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Tuesday, 30 March 2010

More Haste – Less Speed

Clifton planing ebony walnut and oak

When you first start working with handplanes it is inevitable that sooner or later you will come across the problem of tearout. It is a common problem and every time you think you’ve cracked it another tricky piece of timber comes along that doesn’t want to play nicely. It usually happens because the grain of the timber is not all flowing in the same direction so the cutting edge of the plane iron is no longer cutting the fibres but instead is splitting them away from the surrounding material.

There are a broad range of weapons in the cabinetmakers arsenal to tackle this issue but it’s all too easy for experienced makers to omit the first and easiest way when they are advising others on how to tackle it, probably because they do it habitually and without thinking.

Clifton vs. Oak burr

Assuming your plane iron is sharp, the first port of call when you experience tearout is to slow down – right down. Nothing else changes, your stance, distribution of pressure on the plane, angle of the plane to the work, all remain exactly the same, you just take your good old time - perhaps ten seconds or so per foot of timber planed.

Observe the shaving as it emerges from the mouth, the shaving contains a wealth of information about what just happened at the cutting edge. Holes with flowing shapes and very thin frail edges indicate low spots, changes in the texture of the shaving indicate patches of reversing grain that the plane is coping with already and jagged holes with thick edges indicate areas that it is not coping with.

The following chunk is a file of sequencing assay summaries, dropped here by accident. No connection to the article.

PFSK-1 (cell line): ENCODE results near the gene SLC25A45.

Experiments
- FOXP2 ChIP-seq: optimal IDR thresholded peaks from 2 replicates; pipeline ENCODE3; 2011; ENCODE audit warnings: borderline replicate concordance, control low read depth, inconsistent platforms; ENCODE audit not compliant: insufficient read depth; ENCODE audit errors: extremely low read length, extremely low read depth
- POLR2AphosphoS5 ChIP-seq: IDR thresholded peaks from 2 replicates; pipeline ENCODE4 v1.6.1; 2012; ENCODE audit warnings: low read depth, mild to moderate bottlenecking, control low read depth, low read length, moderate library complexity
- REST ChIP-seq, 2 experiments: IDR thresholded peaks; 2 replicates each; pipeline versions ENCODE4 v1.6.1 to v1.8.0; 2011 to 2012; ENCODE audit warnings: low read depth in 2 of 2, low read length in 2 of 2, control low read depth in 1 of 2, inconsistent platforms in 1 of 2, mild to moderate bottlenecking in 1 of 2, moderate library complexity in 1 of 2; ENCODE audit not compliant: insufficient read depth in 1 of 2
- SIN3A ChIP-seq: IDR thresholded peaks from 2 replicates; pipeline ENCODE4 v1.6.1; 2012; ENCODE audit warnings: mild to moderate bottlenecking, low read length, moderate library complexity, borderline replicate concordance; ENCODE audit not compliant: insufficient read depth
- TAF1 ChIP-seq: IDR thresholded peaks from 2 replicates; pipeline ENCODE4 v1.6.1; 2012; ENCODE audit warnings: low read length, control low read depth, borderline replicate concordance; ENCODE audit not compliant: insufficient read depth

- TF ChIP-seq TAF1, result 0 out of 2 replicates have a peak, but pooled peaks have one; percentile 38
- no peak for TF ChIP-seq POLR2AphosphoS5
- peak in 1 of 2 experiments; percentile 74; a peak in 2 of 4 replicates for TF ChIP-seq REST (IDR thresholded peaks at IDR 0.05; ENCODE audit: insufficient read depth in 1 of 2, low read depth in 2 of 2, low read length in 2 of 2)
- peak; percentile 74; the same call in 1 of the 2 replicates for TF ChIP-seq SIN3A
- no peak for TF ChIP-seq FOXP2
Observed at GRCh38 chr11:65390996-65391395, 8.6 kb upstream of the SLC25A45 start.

Quite often the simple act of slowing down is enough to either make the problem disappear completely or reduce it to a couple of thumbprint sized patches that can be cleaned up afterwards with a thin cabinet scraper.

The next simple step is closing up the mouth to a slit and backing off the depth of cut so that the plane is only just cutting, a really light wispy shaving invariably produces a finer surface finish than a thicker one.

Honing your cutting iron is the next step, as the first few passes with a freshly honed iron are much less prone to tearout. The final finishing passes on a piece of timber should always be taken with a freshly honed cutting iron, regardless of whether you only honed it five minutes ago or not.

Only when you have worked your way through the 'low hanging fruit' that requires no additional kit and the bare minimum of extra time should you start thinking about steeper pitches or scraping.